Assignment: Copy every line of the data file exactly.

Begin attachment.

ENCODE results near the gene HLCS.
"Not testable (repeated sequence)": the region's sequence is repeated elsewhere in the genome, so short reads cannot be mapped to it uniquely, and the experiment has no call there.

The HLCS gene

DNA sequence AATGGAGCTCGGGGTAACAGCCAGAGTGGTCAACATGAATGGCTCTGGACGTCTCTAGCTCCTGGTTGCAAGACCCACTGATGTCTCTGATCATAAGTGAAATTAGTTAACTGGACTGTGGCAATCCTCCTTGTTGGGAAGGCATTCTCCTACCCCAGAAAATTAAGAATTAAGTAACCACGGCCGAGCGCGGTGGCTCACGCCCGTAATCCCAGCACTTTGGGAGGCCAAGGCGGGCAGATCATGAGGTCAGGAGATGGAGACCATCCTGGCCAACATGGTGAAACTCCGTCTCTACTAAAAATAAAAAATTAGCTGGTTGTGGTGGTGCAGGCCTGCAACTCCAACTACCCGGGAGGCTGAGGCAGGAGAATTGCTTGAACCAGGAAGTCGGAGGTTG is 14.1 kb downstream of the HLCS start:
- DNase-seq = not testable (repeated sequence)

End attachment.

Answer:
ENCODE results near the gene HLCS.
"Not testable (repeated sequence)": the region's sequence is repeated elsewhere in the genome, so short reads cannot be mapped to it uniquely, and the experiment has no call there.

The HLCS gene

DNA sequence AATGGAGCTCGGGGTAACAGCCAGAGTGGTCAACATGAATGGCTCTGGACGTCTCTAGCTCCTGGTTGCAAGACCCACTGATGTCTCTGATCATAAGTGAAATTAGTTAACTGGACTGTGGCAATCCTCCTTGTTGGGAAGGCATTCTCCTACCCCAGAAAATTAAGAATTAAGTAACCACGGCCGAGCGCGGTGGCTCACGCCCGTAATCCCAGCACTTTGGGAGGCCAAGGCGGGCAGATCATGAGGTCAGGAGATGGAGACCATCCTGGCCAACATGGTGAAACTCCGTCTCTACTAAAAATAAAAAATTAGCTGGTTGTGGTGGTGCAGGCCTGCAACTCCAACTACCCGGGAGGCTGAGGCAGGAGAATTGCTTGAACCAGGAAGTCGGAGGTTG is 14.1 kb downstream of the HLCS start:
- DNase-seq = not testable (repeated sequence)